Alex is about fourteen and has decided that she can no longer live as a male. Alex enrols in a new school and starts to experiment with her new gender. Her exploration is hampered by her parents, and in particular her mother, who is having difficulty coping with Alex’s decision.
Alex struggles because her idea of self is different from how she is seen by others. There is friction between Alex and her parents, because her parents had a vision of how Alex would be – how she was raised, and Alex is choosing to be something else. Every discussion becomes oppositional to the point where Alex and her parents see insult in everything the other says.
Aren’t these the same arguments that every teen has with their parents?
I write realistic novels with a genuine compassion for, and interest in, young people who might be struggling in their various ways (even if they are imaginary). All of my books so far have had friction between generations. Friction and struggling and injustices. Alex as Well is friction, struggling and injustice too, except with an intersex character.
Individuals who experiment with, who identify as neither or both gender in various ways, are not much discussed in young adult fiction, which seems very odd when gender, sexual awareness and identity make up so much of the rest of young adult fiction. Why aren’t there more YA books about transgendered, cross-dressing or intersex teens? I don’t know the answer, but there aren’t, so I wrote one.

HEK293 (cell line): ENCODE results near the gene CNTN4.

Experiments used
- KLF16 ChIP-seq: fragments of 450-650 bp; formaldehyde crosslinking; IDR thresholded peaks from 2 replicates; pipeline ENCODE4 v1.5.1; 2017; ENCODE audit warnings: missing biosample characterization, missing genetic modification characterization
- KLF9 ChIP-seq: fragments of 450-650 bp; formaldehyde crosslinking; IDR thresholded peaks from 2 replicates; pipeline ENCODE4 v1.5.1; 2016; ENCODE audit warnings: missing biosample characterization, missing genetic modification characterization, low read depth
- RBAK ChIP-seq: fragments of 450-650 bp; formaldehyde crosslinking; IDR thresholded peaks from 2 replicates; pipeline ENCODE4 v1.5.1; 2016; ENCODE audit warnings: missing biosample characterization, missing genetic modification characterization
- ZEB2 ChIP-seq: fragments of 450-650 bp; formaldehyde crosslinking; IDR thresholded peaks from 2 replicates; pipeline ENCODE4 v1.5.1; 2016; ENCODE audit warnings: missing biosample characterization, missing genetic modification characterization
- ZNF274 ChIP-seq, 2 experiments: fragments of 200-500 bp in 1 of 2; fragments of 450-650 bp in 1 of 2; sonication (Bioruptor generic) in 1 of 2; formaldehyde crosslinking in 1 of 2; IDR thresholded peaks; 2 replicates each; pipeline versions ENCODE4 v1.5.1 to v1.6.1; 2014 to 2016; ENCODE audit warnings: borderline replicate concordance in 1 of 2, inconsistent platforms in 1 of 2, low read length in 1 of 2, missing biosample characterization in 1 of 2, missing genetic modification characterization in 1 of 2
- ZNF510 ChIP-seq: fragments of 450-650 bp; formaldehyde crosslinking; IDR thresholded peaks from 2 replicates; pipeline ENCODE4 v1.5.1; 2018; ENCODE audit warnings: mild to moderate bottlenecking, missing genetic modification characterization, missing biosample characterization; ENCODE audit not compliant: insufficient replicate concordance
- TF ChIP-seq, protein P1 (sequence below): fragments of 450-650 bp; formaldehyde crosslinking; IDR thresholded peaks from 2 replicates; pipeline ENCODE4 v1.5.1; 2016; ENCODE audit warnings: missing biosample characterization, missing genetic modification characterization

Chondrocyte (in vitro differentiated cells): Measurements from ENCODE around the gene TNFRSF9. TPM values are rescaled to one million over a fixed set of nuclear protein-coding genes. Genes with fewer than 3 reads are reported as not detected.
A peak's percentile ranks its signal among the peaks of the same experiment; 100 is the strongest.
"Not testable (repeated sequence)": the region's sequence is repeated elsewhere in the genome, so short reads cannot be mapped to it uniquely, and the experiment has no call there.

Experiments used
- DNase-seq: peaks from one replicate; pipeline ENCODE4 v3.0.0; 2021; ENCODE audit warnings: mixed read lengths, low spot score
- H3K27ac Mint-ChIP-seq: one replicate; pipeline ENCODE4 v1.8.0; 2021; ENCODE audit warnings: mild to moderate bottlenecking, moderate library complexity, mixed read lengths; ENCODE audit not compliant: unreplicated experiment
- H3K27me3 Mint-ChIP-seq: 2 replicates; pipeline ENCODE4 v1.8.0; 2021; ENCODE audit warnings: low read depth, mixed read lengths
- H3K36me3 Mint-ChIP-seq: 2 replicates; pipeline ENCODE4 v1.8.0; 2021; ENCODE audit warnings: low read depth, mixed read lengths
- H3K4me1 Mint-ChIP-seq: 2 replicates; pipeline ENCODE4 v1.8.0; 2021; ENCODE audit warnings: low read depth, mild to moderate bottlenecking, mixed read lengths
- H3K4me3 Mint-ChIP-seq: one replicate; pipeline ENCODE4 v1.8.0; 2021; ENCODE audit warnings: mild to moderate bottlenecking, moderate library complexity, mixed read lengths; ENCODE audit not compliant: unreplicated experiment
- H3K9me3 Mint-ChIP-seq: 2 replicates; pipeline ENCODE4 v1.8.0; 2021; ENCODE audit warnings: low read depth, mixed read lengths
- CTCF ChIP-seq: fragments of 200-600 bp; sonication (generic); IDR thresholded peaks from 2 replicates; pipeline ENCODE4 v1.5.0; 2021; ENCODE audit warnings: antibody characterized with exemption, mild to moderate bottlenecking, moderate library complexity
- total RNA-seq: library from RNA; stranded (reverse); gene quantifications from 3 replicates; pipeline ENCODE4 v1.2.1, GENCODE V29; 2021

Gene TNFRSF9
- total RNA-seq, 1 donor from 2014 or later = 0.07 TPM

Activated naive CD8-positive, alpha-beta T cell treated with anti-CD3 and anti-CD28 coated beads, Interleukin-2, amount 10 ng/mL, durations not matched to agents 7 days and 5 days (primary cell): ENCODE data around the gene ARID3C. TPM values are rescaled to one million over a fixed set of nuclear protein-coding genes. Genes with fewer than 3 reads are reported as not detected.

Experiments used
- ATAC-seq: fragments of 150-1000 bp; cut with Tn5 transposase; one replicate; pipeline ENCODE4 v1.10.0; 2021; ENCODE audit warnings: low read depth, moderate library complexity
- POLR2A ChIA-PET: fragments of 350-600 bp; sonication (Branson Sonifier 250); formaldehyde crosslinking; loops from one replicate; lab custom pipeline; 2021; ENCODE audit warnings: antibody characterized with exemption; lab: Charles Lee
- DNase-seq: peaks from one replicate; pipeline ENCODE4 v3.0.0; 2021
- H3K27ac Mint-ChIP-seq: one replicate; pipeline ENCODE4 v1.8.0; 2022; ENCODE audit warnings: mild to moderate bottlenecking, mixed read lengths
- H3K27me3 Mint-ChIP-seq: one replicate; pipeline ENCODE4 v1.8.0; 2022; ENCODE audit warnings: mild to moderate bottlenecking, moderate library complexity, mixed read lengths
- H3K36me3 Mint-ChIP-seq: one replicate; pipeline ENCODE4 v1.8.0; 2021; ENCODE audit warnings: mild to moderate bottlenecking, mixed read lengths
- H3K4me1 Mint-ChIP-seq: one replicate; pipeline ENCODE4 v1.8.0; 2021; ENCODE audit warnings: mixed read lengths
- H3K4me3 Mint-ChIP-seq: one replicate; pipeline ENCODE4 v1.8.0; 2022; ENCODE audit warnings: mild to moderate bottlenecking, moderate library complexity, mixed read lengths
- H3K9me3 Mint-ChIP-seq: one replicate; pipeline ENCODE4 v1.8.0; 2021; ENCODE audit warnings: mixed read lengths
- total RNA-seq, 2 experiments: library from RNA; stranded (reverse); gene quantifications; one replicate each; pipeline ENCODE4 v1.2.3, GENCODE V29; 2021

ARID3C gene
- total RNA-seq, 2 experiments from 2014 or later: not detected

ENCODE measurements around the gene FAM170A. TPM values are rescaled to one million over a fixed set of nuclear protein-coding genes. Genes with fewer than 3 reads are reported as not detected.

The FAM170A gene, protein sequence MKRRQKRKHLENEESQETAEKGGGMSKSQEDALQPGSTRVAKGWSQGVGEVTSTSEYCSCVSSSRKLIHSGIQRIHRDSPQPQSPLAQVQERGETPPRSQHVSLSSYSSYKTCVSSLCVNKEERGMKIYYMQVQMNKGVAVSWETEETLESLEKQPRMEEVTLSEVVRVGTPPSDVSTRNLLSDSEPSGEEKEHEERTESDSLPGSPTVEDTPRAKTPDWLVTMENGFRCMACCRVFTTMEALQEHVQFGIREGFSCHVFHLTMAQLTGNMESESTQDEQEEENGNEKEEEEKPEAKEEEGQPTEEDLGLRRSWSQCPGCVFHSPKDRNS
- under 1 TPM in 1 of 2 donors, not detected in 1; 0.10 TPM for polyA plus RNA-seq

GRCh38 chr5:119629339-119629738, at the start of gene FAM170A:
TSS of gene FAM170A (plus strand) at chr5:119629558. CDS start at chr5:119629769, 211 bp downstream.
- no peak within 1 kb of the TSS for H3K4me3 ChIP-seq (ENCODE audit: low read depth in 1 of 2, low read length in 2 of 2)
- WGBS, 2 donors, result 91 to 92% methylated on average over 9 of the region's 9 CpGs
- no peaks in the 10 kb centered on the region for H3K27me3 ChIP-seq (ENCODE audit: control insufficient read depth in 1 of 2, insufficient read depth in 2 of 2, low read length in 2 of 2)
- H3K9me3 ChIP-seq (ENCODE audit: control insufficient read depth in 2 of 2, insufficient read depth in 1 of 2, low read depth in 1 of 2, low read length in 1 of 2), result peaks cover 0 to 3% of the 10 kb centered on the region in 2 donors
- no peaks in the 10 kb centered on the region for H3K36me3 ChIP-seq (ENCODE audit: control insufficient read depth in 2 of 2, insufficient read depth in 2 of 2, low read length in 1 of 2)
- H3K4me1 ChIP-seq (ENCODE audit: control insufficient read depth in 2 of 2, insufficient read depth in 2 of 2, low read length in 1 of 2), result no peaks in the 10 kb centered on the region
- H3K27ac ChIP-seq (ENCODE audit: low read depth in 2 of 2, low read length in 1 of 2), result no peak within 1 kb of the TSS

This is not my experience. Maybe I don’t have the right to tell it. But I make stuff up. That’s my job. I endeavoured to write Alex with respect and affection. I aimed to make her authentic – sometimes bratty and obnoxious.
It’s possible that in the future, readers will be offered so much variety that they can decide to only read books about intersex characters by intersex writers.
While I believe society in general is making life easier than it used to be for people who identify as LGBTI, it still appears to be too common an experience to have the family/loved ones of these people to say, “I will love you again when you decide to stop being LGBTI”.
As if that’s some kind of choice.
My editor and I had a long discussion about how we were going to end this novel. We wanted it to be hopeful and triumphant, at the same time reflecting the sometimes harsh reality for adolescents like Alex.
I hope that young people (or old people) who in some way identify with Alex’s plight, for whatever reason, will find some comfort in her company.
© Alyssa Brugman
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